Perspectives from Rural & Indigenous Partner Communities in Panama

By Aníbal Cárdenas, Sustainable Development Director for GB Panama

What does development mean, whose knowledge counts? 

As the first of these series of blogs about community development, one of the most important steps is to define what development means. This is no easy endeavor, as there is no single answer to define it. But my favorite definition, which opens the space to see a bigger picture, is development understood as ‘good change’. There are follow up questions to this such as what is ‘good’ and what is the type of ‘change’ we want to see, and for this, community perspectives are vital to understanding what development means and how it can be a positive, transformative process, particularly for those who need it the most. 

In the midst of the pandemic there are countless news reports about the catastrophic effects in the ‘developing world’ which often portray communities as ‘helpless’, ‘defenseless’ and ‘devastated’ by the social and economic effects of COVID-19. Regardless, there is little seen about community perspectives on what is happening at local, national and international levels, and how communities are taking action together with key local stakeholders to increase their resilience and sustain their community livelihoods. 

Members of the Pueblo Nuevo community during a USC Business Brigade in 2020.

Ground Up Resilience

Our local Global Brigades team in Panama has identified many emerging strategies that communities have implemented to build resilience from the ground up, particularly related to the community banks in rural and indigenous areas. The community banks or (cajas rurales) are a financial inclusion and economic empowerment model developed by Global Brigades, which is composed of three pillars: the organization and structuring of the community bank (together with the initial members), access to basic financial services (savings and microloans), and financial literacy training by our local staff and Business Brigades. However, seven years later, our partner communities have brought this model much further. The communities of Piriatí, Pueblo Nuevo, Digir in Panama are valuable examples of ground-up community resilience, for which the community banks have played a key role in generating alternative opportunities for people affected by the COVID-19 pandemic. 

Community members from the Piriati Embera during a University of Washington Environmental Brigade in 2011.

In the case of Piriatí, the community took quick action in developing the NUBEMA (Thinking on the future) project. This project aims to re-activate the agriculture sector and strengthen the food security of Piriatí Emberá and nearby communities. In addition, as a response to the immediate food crisis in their community, they have used some of their reserve funds, which they understand as Amené (Lagoon). They have bought food bags and hygiene products to support families affected by COVID-19. 

Before the pandemic, the community bank of Pueblo Nuevo created the Flor de Madre fund, this fund comes from the sales of donated art crafts from community bank members to support borrowers that are unable to make payments to avoid them falling into default. In addition, they have established a moratorium on all borrowers that are unable to make loan payments until December 2020, while enabling access to credit for micro-enterprises in their communities in order to keep their economy moving in these times of crisis.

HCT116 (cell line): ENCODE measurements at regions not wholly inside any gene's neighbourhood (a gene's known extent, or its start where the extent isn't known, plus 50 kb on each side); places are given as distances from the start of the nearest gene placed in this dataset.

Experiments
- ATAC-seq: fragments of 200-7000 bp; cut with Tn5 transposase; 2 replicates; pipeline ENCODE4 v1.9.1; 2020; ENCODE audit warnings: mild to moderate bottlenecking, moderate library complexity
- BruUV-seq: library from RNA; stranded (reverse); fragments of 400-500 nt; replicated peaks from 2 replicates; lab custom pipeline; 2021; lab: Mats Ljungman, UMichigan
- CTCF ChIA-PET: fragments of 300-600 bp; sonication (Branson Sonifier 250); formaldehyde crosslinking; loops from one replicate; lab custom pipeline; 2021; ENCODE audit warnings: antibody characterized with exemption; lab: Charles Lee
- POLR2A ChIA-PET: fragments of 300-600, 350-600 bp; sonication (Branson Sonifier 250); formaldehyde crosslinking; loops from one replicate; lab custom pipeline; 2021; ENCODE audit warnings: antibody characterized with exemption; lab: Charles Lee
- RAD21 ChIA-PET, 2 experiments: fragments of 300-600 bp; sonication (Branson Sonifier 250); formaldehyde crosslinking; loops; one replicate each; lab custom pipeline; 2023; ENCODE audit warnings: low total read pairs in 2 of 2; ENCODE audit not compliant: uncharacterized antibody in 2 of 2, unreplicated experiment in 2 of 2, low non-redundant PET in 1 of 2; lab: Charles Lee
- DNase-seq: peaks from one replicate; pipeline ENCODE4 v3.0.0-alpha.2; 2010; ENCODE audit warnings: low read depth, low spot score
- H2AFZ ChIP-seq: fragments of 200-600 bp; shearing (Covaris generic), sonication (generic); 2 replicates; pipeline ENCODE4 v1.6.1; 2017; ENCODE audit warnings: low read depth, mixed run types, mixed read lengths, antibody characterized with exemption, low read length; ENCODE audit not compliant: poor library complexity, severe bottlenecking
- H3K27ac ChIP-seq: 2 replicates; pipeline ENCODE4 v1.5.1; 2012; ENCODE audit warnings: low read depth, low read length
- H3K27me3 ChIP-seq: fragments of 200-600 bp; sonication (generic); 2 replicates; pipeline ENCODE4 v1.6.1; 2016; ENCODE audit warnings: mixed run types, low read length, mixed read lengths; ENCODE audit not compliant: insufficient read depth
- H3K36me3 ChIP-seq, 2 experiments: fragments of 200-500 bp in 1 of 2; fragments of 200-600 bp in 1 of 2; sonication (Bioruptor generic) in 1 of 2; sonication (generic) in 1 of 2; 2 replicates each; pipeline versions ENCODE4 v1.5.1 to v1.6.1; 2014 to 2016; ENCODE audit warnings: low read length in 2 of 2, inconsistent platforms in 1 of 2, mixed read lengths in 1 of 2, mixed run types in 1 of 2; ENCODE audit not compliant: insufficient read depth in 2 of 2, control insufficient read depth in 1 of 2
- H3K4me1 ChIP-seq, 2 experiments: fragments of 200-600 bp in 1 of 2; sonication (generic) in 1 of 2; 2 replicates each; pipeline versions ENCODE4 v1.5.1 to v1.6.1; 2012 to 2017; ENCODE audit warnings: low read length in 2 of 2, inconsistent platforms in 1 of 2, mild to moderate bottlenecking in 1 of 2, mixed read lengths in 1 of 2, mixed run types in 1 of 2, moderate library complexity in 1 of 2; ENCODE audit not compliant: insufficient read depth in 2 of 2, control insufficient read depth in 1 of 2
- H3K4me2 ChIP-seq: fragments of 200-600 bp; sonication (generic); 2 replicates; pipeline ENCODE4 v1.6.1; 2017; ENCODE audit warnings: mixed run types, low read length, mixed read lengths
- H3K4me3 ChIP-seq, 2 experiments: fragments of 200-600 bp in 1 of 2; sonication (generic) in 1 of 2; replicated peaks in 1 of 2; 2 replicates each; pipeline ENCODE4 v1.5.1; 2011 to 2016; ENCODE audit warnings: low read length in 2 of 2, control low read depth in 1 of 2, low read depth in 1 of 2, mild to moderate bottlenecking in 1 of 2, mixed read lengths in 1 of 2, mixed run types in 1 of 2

For Digir, since the time of their foundation as a community bank, they decided to start a mortuary fund where each member contributes US $2.00 per meeting and in the times of these saddening losses in their communities, they have been able to support the cost of funerals. This demonstrates that community banks are not just a model to generate financial inclusion and economic empowerment, but also something that our partner communities articulate with their own worldviews, knowledge, and practices, expanding the meanings of the community banks to new and emerging ways of understanding development as ‘good change’. 

Michigan State/ Ball State volunteers work with community members during their Environmental Brigade May 2017.

Alternative Pathways For Development

These are just three examples of how community perspectives on development can show us alternative pathways for development and truly leave no one behind. In these days where we talk about a ‘new normal’, it becomes ever more necessary to include the voices and participation of communities that understand first-hand the key challenges that they face; and to guarantee that their perspectives are at the core of the rebuilding of local economies across the world. 

As Global Brigades, we keep this commitment at the core of our values and the hearts of all of our staff, who are ever more committed to explore these grassroots perspectives on development and adopt them as best practices that could offer solutions to the development challenges that rural and indigenous communities face in Panama. Whether you are planning to come on a brigade in 2021 or you want to join a Business TeleBrigade in Panama, we encourage you to continue to challenge yourself in ‘changing the lens’ in how we understand our relationship with partner communities, where it is so much more transformative to put those that are last first in other to secure that no one is left behind.

Global Brigades